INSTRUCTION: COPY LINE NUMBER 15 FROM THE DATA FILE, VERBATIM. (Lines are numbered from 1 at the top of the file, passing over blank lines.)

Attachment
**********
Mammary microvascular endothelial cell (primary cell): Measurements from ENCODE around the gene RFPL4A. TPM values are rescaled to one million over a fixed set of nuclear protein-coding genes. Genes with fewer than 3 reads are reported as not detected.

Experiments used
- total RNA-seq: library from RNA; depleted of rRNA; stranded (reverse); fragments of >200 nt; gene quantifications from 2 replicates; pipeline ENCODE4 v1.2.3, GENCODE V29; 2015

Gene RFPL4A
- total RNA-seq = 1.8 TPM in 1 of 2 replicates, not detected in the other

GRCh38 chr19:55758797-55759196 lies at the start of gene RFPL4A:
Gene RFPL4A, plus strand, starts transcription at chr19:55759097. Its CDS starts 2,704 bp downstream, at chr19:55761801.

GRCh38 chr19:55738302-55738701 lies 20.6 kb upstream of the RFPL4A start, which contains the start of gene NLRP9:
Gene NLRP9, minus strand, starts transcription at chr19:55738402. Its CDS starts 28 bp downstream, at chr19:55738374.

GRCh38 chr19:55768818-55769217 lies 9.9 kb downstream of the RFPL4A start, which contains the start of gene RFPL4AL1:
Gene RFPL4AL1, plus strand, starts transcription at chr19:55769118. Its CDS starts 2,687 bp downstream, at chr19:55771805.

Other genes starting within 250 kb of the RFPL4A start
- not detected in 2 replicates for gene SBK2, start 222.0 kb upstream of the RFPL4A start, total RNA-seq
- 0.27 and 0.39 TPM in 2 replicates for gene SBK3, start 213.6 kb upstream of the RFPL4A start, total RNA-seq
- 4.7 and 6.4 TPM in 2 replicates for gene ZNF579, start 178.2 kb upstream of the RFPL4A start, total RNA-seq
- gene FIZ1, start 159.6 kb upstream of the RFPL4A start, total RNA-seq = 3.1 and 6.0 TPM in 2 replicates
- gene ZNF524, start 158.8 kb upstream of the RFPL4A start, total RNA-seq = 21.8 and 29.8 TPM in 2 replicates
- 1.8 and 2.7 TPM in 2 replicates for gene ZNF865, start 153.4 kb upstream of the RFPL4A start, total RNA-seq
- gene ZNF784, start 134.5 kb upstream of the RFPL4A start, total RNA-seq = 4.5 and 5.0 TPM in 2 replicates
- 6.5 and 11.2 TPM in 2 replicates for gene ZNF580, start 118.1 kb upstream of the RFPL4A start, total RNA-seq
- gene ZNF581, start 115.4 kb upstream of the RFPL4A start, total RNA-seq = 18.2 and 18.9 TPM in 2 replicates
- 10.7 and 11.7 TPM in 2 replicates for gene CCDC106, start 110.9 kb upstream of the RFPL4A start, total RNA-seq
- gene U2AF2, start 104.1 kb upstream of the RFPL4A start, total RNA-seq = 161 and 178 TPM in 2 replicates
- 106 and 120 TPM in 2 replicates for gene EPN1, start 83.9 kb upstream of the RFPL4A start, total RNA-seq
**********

- 4.7 and 6.4 TPM in 2 replicates for gene ZNF579, start 178.2 kb upstream of the RFPL4A start, total RNA-seq